Tuesday, December 09, 2008

Windows 7 Build 6956 Review

When you think Microsoft Windows, do you think Windows XP, or Windows Vista? Keeping with the unbiased approach that I talked about in my prior blog post, it’s hard to not think about the disappointment that some Microsoft employees felt with the reception of Microsoft’s latest OS. Windows Vista was hit with a lot of driver and software incompatibility, by lagging hardware companies. nVidia was one of them, as well as Creative. They have since learned from their mistakes and now Windows Vista drivers are top notch and comparable to Windows XP’s drivers at Service Pack 1. So where are we now? We’re a good couple of years into the life span of Windows Vista, with Windows XP still in the forefront, due to the simple fact that many companies will not upgrade to Vista and wait it out until Windows 7, which is what this article is in fact about, the next generation OS from Microsoft.

Windows 7 – The UI

This review will not completely cover all of the features of Windows 7, simply because the OS is in pre-beta, and will not be feature or even possibly UI complete. This is a review of the latest build released, which is currently build 6956.winmain.081122-1150, the build released at WinHEC China 2008. The most noticeable thing in the included screenshots, the taskbar, what happened to it, you might ask. Microsoft wanted to streamline the Windows user interface by creating what’s called the SuperBar. Designed for ease of use and accessibility, the Windows SuperBar features larger icons, raising the size of the taskbar up a bit, and no text in the taskbar by default, they are also grouped together automatically by default. Icons that are not launched, will appear, but not have a selection or active button graphic over-top of them, replacing the Quick Launch by infusing it into the Superbar. When you mouse over the active, and launched superbar buttons, a Window Preview will appear, grouping the active Windows, minimized or not, into the preview. The most impressive thing about this feature is Aero Peek. Mouse over the Window in the preview, and it will focus or show that Window on your desktop, again, minimized or not. If you have a group of Windows on your desktop already, it will clear out all other Windows with a visually pleasing Glass effect, meaning you’ll only see your window you mouse over, and not the others.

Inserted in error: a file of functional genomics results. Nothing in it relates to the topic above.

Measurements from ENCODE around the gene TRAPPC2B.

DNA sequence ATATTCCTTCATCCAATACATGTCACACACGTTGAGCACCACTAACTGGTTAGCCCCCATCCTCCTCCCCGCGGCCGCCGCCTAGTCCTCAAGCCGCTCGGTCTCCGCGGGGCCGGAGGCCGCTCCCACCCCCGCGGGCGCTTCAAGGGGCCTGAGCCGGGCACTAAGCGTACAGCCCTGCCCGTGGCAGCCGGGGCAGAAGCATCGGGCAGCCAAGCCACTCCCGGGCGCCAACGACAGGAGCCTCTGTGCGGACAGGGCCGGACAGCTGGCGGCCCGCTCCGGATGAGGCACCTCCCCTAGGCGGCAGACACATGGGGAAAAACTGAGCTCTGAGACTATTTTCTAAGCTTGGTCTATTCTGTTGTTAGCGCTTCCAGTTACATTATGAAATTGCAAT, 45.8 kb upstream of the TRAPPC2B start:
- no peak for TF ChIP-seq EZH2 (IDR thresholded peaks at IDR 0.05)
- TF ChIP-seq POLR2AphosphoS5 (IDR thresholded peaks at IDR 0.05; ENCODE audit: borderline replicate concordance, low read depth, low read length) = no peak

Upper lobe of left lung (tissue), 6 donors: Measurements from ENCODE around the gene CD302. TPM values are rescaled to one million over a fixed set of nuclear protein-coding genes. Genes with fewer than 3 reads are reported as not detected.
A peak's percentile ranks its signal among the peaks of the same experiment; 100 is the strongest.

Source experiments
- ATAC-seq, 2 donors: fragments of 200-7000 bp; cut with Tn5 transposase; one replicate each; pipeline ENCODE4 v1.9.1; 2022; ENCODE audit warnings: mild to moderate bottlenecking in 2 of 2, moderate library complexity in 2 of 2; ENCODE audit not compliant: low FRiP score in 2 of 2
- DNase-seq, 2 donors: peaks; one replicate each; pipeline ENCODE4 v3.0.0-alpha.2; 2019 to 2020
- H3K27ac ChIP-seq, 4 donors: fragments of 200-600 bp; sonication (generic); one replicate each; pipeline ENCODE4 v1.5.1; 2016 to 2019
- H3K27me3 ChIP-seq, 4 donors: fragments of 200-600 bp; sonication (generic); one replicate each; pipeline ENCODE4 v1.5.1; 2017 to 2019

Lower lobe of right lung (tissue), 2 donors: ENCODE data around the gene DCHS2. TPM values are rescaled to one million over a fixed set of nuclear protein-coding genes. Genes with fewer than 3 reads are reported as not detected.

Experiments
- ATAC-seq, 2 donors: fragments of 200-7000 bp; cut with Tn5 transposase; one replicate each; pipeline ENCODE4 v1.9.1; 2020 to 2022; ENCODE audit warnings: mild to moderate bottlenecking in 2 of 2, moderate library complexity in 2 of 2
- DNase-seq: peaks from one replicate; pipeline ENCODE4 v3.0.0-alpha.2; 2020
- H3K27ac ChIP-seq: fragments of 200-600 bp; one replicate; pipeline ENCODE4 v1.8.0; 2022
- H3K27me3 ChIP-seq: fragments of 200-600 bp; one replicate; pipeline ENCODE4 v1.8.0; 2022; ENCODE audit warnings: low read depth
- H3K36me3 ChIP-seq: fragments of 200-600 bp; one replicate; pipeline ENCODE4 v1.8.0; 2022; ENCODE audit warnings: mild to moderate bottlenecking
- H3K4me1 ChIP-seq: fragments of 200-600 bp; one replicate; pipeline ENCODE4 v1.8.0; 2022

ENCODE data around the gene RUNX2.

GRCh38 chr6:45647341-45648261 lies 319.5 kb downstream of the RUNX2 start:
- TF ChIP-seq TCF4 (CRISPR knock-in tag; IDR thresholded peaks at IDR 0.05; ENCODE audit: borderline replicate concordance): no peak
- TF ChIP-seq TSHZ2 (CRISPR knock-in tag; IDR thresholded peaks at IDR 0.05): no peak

This is an effort on Microsoft’s part, to again, streamline the user interface and allow better accessibility. Right clicking some buttons will reveal a new menu, with icons such as Explorer featuring a “Frequent” section of the menu. The menu also gives you the option to “Pin” the application to the taskbar, for faster access. Again as covered earlier in this paragraph, closed applications will just appear as icons in the superbar. You can also move a window towards the right hand side of the screen and a clear glass like preview window will appear, showing you what it will look like when you snap your window to the side of the screen.

Microsoft took note to the complaints of users that remnants of older OS’s appear in various places, breaking the consistency of the desktop. This in mind, Microsoft went through Windows 7 and gave everything a facelift. From MSPaint, to Calculator, from the Appearance section, to even the base icons. Everything has been revamped, and so far, it really helps with enhancing the desktop experience with Windows 7. Unsure at this point of isolated, hardly used icons have gotten the face lift yet or not, but through reviewing the latest build, I could not find any. The start button and start menu also received a face lift, as well. Some icons have expansion menus when appearing on the left hand side of the start menu; you’ll easily spot this with a small icon near the middle of the start menu, facing the right. Click this little arrow and the left hand side of the start menu will expand to cover the entire start menu, and feature recently opened documents as well as additional options. In one of the screenshots, you’ll see how the “Getting Started” option will have this feature, and how it will expand onto the rest of the start menu with more options such as, “Learn about Windows 7”, “Personalize Windows”, “Transfer your files”, and so on.